We decided to rent scooters in yangshuo. With our new friends Nate, Alex and faith,
And the cheapest price was through Alex and faiths guesthouse,for some electric ones.
We were brought down an alley to see our steeds and show our commanding skills to show our vast experience to the renter lady.
Alex went 1st and wobbled his way round in a circle, I zipped around in complete professionalism beeping my horn,
And Nate well... Darted straight for the side of a house, turned on his feet and came back to a stop,
Impressed with our skills the lady let us go driving on the mental roads of china.
We went in search of a decent swimmable river and also a bit of exploring,
Although soon enough we discovered our map was outrageously not to scale, and a mere imaginative doodle
Of what yangshuo would be like if all the sights and landmasses people and shops all huddled together in harmonious proximity.
Faith, our Chinese speaking girl asked a random. Yangshuoian person of the whereabouts of a river, and off we went.
Zipping down country lanes, across busy intersections, Sinead on the back holding on for dear life.
Soon the roads an paths disappeared and we found ourselves negotiating the ridges between paddy fields. Unfathomable water to the left, muddy wattery paddy field to the right,
On a ridge, of loose rock and dirt 6inches wide beneath,. We made fierce progress into the unknown ducking and diving swerving and reversing, flooring it and lifting it. up and over rocks, down and around twists and bends,
Eventually this hardcore off road paddy adventure took its toll on Doris, nates bike.
She was pronounced dead on the scene. She was completely out of battery and had to me coaxed by hand.
We eventually came to a path, an to charge nates bike we must find a shop of any description and plug it in for a few yuans.
Soon we seen a shop, however it lay directly across a large river and with no bridges around we where f*cked.
Until a couple of locals floated along on their bamboo rafts.
They usherd us to roll the bike down the embankment and onto their raft, sail it across the river and plug it in across the way.
We expressed our concerns about rolling someone else's bike down a hill onto a boat made of sticks, traversing the river, and getting it up the other side, but they were all for it. Even fetching a second bamboo raft to put on the 1st , after some time hesitating, mulling over the pros and cons of this voyage we decided to decline their offer and we carried on soon finding a little tea shop ahead.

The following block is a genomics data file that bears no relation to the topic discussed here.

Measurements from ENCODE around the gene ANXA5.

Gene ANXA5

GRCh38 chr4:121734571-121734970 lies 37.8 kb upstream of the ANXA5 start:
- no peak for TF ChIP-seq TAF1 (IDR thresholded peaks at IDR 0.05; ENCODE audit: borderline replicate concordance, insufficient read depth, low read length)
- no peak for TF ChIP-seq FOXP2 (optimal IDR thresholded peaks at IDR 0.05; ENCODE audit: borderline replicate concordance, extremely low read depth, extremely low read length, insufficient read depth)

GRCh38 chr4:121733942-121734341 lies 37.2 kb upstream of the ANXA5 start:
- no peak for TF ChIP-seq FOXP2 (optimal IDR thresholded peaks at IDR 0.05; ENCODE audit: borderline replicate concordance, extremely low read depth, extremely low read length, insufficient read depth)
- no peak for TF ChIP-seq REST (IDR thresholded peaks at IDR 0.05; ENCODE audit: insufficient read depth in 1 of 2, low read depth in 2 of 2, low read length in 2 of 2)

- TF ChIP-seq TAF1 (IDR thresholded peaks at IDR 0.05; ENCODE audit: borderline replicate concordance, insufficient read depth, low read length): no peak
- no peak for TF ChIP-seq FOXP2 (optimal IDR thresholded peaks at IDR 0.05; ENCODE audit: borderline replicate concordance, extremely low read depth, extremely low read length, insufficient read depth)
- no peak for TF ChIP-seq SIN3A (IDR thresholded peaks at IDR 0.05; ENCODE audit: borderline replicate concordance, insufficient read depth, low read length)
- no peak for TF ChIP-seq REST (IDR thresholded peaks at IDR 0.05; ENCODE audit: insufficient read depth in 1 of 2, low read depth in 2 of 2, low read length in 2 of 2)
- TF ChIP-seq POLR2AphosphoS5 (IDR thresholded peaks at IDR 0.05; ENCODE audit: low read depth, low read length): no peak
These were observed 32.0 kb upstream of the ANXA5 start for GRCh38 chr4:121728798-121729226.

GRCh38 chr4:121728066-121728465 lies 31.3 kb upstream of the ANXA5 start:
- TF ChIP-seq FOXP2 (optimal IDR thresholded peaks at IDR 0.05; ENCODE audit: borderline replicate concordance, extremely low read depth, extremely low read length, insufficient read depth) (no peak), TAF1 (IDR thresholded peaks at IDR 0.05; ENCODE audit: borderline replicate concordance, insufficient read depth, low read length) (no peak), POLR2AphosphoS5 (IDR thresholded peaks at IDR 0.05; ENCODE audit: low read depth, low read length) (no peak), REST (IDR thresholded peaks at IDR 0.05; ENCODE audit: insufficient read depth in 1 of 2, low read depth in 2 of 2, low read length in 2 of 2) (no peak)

We decided to plug all of our chariots in in fear of more Doris's happening.
The charge would take about 2hours, so we walked the river to have a look and see if it's clean enough to swim.
There was a few locals swimming the far side, the water was moving quick enough, we deemed it grand and took a run and jump through the 37degree air into the cool river making sure to clench all orifices mouth nose and whatever else to prevent unauthorised water/ inhabitant entry.
The bikes got a 2hr charge and we set of back to town..about 500m Down the road Doris died again, she did not charge.. And neither did ours,
We rang the lady we rented them off, she said she will come and collect the bike,
What she ment was, she was coming out to tow our bike with her bike with a piece of rope. The canadian afraid of certain death declined on taking part. I mean it is hard enough driving a bike on Chinese roads, nevermind driving a bike that is tied to a Chinese person weaving around the traffic
Alex the English guy took Betty and got towed (and survived)
It was now beginning to get dark,
We had to follow the lady to find our way back to town, and the closer we got we lost her in the 100s of other bikes,
But it wasn't far
Now night, Giant bugs were slapping into my face and eyes as we drove.
With each acceleration the light in front would go out
Any hill brought our bike to a crawl, she was dying too..We just made it back before she died
An awesome day was had by all!
Lessons learned here
get a petrol bike:D
A Free Range Cabbage originating in Ireland.